Vertebrate immune responses to ectoparasites influence pathogen transmission and host fitness costs. Few studies have characterized natural immune responses to ectoparasites and resultant fitness effects on the ectoparasite. These are critical gaps in understanding vertebrate-ectoparasite interaction, disease ecology and host-parasite co-adaptation. This study focused on an ectoparasite of birds-the northern fowl mite (NFM) (Ornithonyssus sylviarum). Based on prior evidence that chickens develop resistance to NFM, these experiments tested two hypotheses: (i) skin inflammation blocks mite access to blood, impairing development, reproduction and survival; and (ii) host immunogenetic variation influences the inflammatory response and subsequent effects on the ectoparasite. On infested hosts, histology of skin inflammation revealed increased epidermal cell number and size, immigration of leukocytes and deposition of serous exudates on the skin surface. Survival of adult mites and their offspring decreased as the area of skin inflammation increased during an infestation. Inflammation increased the distance to blood vessels beyond the length of mite mouthparts (100-160 μm) and prevented protonymphs and adults from reaching a blood source. Consequently, protonymphs could not complete development, evidenced by a significant inverse relationship between inflammation and protonymph feeding success, as well as an increasing protonymph/adult ratio. Adult females were unable to feed and reproduce, indicated by an inverse relationship between inflammation and egg production, and decreasing female/juvenile ratio. These combined impacts of host inflammation reversed NFM population growth. Intensity of inflammation was influenced by the genotype of the major histocompatibility complex (MHC), supporting previous research that linked these immunological loci with NFM resistance. Overall, these data provide a model for a mechanism of avian resistance to an ectoparasitic arthropod and the fitness costs to the parasite of that host defense.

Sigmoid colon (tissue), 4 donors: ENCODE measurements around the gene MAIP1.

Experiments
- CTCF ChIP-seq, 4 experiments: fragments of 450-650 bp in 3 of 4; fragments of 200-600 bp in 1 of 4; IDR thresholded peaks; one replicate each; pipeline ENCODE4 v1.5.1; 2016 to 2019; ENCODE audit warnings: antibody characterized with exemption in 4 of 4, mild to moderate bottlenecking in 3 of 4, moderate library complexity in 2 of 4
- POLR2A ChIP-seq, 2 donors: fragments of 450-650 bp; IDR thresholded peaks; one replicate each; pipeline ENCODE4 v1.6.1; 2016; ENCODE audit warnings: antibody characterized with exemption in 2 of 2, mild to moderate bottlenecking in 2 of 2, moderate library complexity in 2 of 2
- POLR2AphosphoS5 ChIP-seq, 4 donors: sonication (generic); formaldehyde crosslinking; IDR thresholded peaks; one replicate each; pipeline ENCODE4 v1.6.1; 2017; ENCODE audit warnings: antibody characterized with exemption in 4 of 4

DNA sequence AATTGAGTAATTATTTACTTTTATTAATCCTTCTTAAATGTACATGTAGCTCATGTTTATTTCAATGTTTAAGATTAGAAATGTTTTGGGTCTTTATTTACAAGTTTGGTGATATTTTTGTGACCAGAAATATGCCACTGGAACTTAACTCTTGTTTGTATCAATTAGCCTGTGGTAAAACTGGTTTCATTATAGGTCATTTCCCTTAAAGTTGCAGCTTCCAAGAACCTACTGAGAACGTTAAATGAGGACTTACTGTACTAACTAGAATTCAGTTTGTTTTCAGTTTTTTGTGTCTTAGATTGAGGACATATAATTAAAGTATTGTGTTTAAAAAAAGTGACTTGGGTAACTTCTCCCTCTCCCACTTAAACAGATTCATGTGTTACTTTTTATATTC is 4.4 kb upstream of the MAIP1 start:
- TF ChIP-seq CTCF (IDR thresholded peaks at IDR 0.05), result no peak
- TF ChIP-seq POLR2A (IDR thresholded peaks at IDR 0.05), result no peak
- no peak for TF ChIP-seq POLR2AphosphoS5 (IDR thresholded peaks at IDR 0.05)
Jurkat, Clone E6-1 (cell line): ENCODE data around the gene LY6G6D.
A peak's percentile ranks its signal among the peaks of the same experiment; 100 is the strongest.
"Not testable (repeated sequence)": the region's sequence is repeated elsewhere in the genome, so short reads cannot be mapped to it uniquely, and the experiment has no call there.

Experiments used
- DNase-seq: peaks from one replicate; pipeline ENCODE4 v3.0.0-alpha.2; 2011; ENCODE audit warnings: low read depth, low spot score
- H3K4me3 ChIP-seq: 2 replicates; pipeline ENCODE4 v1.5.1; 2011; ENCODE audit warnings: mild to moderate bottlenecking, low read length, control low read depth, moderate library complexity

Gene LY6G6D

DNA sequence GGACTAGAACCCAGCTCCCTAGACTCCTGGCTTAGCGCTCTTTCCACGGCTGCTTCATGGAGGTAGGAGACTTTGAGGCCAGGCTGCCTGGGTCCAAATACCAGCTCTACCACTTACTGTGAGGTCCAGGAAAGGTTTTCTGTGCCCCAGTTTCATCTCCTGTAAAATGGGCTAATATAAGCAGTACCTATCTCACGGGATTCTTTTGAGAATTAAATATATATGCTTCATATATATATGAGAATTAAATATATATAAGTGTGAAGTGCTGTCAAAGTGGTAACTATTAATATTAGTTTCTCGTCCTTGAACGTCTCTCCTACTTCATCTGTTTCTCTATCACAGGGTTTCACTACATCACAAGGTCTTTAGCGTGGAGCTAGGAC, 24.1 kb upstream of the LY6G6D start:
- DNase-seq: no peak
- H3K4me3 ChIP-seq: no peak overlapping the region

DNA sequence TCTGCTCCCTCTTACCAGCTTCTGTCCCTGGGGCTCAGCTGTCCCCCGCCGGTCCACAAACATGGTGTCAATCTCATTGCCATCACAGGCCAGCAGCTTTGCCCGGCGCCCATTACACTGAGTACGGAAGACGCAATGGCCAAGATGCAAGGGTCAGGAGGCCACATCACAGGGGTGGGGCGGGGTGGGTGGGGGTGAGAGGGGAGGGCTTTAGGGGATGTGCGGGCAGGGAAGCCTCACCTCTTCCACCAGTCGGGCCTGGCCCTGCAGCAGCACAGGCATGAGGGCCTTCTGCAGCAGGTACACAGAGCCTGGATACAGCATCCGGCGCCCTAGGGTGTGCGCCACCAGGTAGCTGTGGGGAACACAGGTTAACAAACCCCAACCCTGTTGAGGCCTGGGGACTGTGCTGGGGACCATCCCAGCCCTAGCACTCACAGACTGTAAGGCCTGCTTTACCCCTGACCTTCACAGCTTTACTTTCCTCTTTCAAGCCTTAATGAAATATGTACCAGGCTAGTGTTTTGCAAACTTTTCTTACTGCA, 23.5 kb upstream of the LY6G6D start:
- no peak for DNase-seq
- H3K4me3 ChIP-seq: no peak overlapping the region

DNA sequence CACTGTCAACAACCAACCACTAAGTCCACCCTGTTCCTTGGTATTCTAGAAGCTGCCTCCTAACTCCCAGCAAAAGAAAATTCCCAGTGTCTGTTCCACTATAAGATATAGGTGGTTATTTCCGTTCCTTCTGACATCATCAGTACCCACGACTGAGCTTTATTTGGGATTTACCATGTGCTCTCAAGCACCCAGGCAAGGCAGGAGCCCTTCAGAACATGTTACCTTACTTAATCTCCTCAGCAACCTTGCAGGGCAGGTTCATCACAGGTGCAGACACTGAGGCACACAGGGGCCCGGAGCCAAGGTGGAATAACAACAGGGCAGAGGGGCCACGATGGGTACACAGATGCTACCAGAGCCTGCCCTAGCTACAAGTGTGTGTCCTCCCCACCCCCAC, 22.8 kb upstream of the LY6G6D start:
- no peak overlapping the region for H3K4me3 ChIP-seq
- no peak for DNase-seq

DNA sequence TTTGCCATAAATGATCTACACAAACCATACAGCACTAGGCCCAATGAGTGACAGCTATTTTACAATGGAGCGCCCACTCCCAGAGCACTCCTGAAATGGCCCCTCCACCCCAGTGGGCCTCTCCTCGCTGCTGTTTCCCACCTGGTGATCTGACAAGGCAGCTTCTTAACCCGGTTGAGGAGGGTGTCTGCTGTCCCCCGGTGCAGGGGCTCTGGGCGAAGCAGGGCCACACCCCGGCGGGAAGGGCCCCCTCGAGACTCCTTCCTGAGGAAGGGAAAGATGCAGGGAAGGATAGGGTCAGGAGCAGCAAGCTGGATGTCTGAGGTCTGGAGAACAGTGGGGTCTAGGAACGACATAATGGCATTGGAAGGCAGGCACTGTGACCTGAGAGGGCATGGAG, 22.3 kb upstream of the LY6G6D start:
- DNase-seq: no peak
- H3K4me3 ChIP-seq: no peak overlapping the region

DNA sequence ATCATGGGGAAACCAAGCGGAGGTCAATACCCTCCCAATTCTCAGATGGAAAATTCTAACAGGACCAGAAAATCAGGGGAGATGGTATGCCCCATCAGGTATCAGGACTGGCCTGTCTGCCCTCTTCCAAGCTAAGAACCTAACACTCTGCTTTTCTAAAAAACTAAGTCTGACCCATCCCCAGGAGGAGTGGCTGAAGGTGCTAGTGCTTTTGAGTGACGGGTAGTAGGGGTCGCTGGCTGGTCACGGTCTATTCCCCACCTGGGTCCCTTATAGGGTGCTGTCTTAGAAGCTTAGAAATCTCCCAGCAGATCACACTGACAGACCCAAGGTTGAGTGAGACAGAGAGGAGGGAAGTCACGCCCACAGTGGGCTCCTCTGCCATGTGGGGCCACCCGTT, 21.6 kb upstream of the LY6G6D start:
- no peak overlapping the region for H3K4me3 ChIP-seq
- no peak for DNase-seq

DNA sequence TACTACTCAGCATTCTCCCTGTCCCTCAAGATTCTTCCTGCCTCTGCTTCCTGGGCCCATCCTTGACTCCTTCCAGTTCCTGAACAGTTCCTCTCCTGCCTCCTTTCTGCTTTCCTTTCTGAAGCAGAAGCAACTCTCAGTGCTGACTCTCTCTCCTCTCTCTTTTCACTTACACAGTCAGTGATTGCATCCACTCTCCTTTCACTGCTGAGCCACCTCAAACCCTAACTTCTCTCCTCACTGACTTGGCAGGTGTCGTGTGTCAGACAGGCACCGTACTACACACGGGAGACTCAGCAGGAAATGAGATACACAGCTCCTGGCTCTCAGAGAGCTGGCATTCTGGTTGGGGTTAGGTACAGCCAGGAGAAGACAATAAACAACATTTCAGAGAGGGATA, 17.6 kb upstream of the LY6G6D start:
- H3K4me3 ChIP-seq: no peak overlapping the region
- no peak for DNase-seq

Bibliographical noteFunding Information:
This work was supported by a grant from the US Department of Agriculture, National Research Initiative (USDA Cooperative State Research, Education and Extension Service, Grant No. #2005-35302-16341). We thank Dr. Janet Fulton (Hy-Line International) for guidance on MHC genotyping and Kimberly Klingler for supporting the genotyping. We also thank Lisa Gonzales, Martie Pastor and Kathryn Haith for help with animal care and processing samples and Andrew Ernst and Jason Mottern for Photographic assistance. Finally, we would like to sincerely thank two anonymous reviewers for considerable help with improving the manuscript.
Copyright 2010 Elsevier B.V., All rights reserved.
- Ecological immunology